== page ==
Nutritional supplement blocks and tubs are convenient for beef producers, require no investment in feeding troughs and require a limited area for storing. One of the most attractive features is that they lower the labor needed to supplement livestock. Many producers use these products to provide supplemental nutrients to cattle consuming low-quality forages or as a mechanism to promote a more consistent intake of minerals. These products are also attractive to producers who have off-farm employment as they eliminate the need for daily feeding. Yet, they often come at a greater cost per unit of nutrient than more conventional feedstuffs. Since there are differences in the blocks and tubs being marketed today, familiarity with how to compare products and determine their differences will enable producers to decide which product best fits their needs.
Web only | 4 pages | 2,891 words | PDF: 159 kb
Is Creep Feeding Lambs a Profitable Undertaking?
Creep feeding is a technique of providing feed to nursing lambs to supplement the milk they consume. Creep-fed lambs grow faster than noncreep-feds and are more aggressive in nursing ewes. This aggression stimulates greater ewe milk production which, in turn, increases creep feed intake because these lambs will be bigger at a given age. Typically, the creep diet is a grain-protein supplement mixture and is made available in an area constructed so lambs can enter, but ewes cannot. Some situations when it may be economical to creep feed are described in this document.
300 printed copies | 3 pages | 1,940 words | PDF: 309 kb
How to Make a Country Ham
Country hams can be found in grocery stores and specialty shops throughout Southeast and on the internet. Nonetheless, there are some do-it-yourselfers who want to start their own family traditions. Country hams are not difficult to make. The process requires a few easy-to-find ingredients and a secure storage area. Country hams are made in three steps: curing, salt equalization, and aging. These steps are outlined in the manual.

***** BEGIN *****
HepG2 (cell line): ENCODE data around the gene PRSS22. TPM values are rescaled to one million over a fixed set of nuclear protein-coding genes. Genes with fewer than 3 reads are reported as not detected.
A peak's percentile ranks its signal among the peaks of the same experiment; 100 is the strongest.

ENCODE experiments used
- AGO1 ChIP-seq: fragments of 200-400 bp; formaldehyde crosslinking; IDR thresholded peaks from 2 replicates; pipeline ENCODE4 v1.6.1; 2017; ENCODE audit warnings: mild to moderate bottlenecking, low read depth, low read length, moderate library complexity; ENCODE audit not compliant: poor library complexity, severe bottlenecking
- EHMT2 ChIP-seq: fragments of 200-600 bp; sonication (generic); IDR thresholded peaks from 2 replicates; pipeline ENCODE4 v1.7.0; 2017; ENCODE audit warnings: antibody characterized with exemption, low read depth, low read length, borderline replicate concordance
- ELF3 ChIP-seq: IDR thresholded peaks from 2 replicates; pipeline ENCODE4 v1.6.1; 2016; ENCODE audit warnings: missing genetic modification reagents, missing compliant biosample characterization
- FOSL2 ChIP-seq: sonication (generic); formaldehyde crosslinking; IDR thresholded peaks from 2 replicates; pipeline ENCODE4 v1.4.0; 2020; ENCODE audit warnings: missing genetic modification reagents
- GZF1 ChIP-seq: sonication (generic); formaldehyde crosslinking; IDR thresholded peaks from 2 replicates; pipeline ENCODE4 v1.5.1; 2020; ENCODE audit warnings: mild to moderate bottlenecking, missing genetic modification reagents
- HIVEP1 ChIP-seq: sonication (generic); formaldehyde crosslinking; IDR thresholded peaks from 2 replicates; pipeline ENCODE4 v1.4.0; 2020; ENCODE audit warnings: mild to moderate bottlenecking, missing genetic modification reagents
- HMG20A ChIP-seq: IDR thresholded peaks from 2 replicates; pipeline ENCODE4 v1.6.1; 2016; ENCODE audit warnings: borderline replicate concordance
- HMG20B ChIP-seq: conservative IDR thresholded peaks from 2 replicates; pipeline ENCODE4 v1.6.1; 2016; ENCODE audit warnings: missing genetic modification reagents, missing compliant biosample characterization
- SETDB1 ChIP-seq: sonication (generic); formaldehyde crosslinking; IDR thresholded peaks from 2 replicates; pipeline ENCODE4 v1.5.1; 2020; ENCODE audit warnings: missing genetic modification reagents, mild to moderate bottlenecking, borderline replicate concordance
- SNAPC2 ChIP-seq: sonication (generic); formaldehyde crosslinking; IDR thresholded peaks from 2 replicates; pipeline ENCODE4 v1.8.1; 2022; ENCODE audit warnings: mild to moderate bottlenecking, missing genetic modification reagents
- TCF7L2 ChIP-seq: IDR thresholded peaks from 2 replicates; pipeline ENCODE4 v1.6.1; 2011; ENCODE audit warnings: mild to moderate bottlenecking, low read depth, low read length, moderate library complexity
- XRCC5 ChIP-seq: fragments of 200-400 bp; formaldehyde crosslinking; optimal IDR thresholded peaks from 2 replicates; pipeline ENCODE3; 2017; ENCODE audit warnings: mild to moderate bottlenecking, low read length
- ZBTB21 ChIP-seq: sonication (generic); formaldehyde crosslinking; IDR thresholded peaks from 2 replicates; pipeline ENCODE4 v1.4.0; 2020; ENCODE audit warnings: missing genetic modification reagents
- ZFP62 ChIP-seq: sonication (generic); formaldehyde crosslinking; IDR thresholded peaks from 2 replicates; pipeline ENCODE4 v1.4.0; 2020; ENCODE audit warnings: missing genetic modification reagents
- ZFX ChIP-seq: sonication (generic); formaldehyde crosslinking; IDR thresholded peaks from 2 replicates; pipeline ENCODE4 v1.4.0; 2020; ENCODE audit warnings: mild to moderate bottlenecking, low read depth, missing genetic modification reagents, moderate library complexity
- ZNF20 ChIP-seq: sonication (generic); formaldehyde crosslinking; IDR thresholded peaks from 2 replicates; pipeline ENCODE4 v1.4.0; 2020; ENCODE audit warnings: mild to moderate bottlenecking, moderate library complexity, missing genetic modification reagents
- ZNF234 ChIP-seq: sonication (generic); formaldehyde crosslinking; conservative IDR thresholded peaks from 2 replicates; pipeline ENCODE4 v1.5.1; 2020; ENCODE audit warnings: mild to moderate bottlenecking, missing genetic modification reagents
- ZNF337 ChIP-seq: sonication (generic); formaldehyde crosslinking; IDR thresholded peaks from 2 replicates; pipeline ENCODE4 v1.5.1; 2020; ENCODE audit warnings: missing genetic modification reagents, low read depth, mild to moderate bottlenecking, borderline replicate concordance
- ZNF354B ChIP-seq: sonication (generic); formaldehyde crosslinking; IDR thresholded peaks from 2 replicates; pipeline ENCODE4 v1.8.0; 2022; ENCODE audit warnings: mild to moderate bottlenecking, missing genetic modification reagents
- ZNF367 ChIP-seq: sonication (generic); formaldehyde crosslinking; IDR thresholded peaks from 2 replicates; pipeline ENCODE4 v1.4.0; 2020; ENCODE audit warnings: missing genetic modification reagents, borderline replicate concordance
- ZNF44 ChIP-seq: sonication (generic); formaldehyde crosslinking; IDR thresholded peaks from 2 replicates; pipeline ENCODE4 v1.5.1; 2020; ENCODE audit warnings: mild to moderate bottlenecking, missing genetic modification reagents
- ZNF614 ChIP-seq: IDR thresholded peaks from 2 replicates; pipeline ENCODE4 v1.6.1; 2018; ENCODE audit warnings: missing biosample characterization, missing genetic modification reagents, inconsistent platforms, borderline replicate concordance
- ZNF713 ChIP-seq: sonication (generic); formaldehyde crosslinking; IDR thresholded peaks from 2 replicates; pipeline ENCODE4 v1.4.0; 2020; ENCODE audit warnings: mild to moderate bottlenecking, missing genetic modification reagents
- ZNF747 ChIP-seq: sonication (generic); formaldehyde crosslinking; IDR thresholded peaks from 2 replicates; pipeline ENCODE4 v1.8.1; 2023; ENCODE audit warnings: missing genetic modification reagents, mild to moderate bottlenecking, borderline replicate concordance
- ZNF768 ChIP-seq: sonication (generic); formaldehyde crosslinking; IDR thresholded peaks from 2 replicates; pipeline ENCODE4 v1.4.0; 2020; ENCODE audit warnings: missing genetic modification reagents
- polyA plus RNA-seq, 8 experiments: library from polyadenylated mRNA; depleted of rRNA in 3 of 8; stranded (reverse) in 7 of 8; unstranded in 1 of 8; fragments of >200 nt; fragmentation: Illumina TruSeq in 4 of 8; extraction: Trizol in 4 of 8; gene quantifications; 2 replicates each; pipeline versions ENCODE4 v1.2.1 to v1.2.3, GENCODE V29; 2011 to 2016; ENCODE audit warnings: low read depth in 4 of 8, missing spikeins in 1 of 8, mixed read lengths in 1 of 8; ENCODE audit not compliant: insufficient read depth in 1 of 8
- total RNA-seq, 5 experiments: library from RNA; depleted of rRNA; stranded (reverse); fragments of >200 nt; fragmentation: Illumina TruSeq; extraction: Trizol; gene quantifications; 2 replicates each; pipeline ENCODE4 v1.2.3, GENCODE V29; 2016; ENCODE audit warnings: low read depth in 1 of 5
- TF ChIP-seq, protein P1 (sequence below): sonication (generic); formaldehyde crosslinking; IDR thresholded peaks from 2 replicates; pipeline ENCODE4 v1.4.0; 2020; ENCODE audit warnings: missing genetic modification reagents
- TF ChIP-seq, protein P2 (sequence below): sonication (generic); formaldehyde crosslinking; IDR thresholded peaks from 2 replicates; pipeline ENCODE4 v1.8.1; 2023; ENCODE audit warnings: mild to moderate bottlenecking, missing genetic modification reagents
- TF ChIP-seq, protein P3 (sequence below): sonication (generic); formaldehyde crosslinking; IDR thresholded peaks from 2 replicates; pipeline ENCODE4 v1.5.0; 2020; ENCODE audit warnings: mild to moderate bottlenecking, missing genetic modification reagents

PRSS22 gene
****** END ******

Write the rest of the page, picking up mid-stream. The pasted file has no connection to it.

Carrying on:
100 printed copies | 9 pages | 4,433 words | PDF: 6791 kb
Stereotypic Behavior in Horses: Weaving, Stall Walking, and Cribbing
Many stabled horses perform a variety of repetitive behaviors such as weaving, stall walking, cribbing, headshaking and pawing. These behaviors have been called many different names including stereotypic behavior, stereotypies, stereotypes, obsessive compulsive disorders, vices and habits. Although it may be difficult to know why exactly each horse performs these vices, there may be specific causal factors for these activities in the horse. These behaviors are not simply learned and not simply inherited, but may be a mixture of both. Studies show that some families of horses have a higher prevalence of certain vices, which suggests heritability and genetic components. However, the tendency to perform the behavior only becomes apparent when other risk factors are also in place.
Web only | 2 pages | 1,401 words | PDF: 480 kb
Expected Progeny Differences: Trait Definitions and Utilizing Percentile Tables
Expected progeny differences (EPDs) are useful tools in providing the best estimate of the genetic value of a particular animal as a parent. Differences in EPDs between parents of the same breed predict the performance differences of their future offspring if environmental factors are the same. EPD values should not be compared between breeds; for example, you should not compare an Angus bull's weaning weight EPD with a Simmental bull's weaning weight EPD. Most established breeds have EPDs for calving ease, growth, maternal, and carcass traits. When used properly, producers can make genetic improvements to their herd through parental selection. This publication is intended to help producers better understand EPDs and how one might use them in selection of replacement animals.
Web only | 3 pages | 1,781 words | PDF: 370 kb
When processing poultry, remember that you are producing a perishable food product that will eventually be consumed by people. The goal is to produce a safe, nutritious product.
Web only | 7 pages | 3,190 words | PDF: 3105 kb
Raising Guinea Fowl
Guinea fowl are rough, vigorous, hardy, and mostly disease-free game birds. They are increasing in popularity for a variety of reasons.
Web only | 5 pages | 3,750 words | PDF: 730 kb
Pre-Investment Considerations for Precision Dairy Farming Technologies
Precision dairy farming involves the use of technologies to measure physiological, behavioral, and production indicators on individual animals. The primary goals of precision dairy farming are to 1) maximize individual animal performance, 2) detect diseases early, and 3) minimize the use of medication through preventive health measures.